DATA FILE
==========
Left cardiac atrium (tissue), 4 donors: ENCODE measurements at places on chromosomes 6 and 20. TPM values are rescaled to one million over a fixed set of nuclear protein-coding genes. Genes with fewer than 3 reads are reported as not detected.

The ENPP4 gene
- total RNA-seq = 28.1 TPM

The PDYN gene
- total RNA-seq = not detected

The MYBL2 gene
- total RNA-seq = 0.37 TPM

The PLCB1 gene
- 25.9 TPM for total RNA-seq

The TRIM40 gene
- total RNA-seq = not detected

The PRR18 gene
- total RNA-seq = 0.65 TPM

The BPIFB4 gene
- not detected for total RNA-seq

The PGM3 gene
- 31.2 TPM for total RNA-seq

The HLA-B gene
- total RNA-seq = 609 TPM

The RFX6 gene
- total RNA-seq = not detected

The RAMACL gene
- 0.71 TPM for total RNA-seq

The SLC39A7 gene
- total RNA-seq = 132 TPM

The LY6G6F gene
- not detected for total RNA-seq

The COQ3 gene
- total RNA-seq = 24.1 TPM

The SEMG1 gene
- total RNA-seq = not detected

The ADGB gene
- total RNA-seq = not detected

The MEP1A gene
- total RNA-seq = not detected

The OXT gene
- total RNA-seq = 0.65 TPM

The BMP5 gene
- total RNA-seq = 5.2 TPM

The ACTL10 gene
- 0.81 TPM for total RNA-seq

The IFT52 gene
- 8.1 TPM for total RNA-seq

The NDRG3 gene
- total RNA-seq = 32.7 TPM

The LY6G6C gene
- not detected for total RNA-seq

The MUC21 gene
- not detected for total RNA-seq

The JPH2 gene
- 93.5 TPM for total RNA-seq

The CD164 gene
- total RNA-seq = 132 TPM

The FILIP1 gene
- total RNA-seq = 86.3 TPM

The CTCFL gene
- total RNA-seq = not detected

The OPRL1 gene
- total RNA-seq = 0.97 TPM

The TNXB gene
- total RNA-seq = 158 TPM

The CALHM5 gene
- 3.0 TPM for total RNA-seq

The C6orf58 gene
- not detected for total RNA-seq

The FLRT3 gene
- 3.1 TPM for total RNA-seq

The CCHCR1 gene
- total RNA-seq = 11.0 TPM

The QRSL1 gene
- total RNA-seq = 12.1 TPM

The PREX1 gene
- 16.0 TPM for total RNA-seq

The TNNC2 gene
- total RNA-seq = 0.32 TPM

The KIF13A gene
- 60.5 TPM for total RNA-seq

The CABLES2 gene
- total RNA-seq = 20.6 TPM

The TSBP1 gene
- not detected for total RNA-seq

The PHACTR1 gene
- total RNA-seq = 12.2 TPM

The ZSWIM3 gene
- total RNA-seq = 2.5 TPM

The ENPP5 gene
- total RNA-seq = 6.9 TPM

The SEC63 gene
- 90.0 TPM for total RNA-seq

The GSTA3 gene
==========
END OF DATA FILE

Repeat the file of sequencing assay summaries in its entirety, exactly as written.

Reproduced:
Left cardiac atrium (tissue), 4 donors: ENCODE measurements at places on chromosomes 6 and 20. TPM values are rescaled to one million over a fixed set of nuclear protein-coding genes. Genes with fewer than 3 reads are reported as not detected.

The ENPP4 gene
- total RNA-seq = 28.1 TPM

The PDYN gene
- total RNA-seq = not detected

The MYBL2 gene
- total RNA-seq = 0.37 TPM

The PLCB1 gene
- 25.9 TPM for total RNA-seq

The TRIM40 gene
- total RNA-seq = not detected

The PRR18 gene
- total RNA-seq = 0.65 TPM

The BPIFB4 gene
- not detected for total RNA-seq

The PGM3 gene
- 31.2 TPM for total RNA-seq

The HLA-B gene
- total RNA-seq = 609 TPM

The RFX6 gene
- total RNA-seq = not detected

The RAMACL gene
- 0.71 TPM for total RNA-seq

The SLC39A7 gene
- total RNA-seq = 132 TPM

The LY6G6F gene
- not detected for total RNA-seq

The COQ3 gene
- total RNA-seq = 24.1 TPM

The SEMG1 gene
- total RNA-seq = not detected

The ADGB gene
- total RNA-seq = not detected

The MEP1A gene
- total RNA-seq = not detected

The OXT gene
- total RNA-seq = 0.65 TPM

The BMP5 gene
- total RNA-seq = 5.2 TPM

The ACTL10 gene
- 0.81 TPM for total RNA-seq

The IFT52 gene
- 8.1 TPM for total RNA-seq

The NDRG3 gene
- total RNA-seq = 32.7 TPM

The LY6G6C gene
- not detected for total RNA-seq

The MUC21 gene
- not detected for total RNA-seq

The JPH2 gene
- 93.5 TPM for total RNA-seq

The CD164 gene
- total RNA-seq = 132 TPM

The FILIP1 gene
- total RNA-seq = 86.3 TPM

The CTCFL gene
- total RNA-seq = not detected

The OPRL1 gene
- total RNA-seq = 0.97 TPM

The TNXB gene
- total RNA-seq = 158 TPM

The CALHM5 gene
- 3.0 TPM for total RNA-seq

The C6orf58 gene
- not detected for total RNA-seq

The FLRT3 gene
- 3.1 TPM for total RNA-seq

The CCHCR1 gene
- total RNA-seq = 11.0 TPM

The QRSL1 gene
- total RNA-seq = 12.1 TPM

The PREX1 gene
- 16.0 TPM for total RNA-seq

The TNNC2 gene
- total RNA-seq = 0.32 TPM

The KIF13A gene
- 60.5 TPM for total RNA-seq

The CABLES2 gene
- total RNA-seq = 20.6 TPM

The TSBP1 gene
- not detected for total RNA-seq

The PHACTR1 gene
- total RNA-seq = 12.2 TPM

The ZSWIM3 gene
- total RNA-seq = 2.5 TPM

The ENPP5 gene
- total RNA-seq = 6.9 TPM

The SEC63 gene
- 90.0 TPM for total RNA-seq

The GSTA3 gene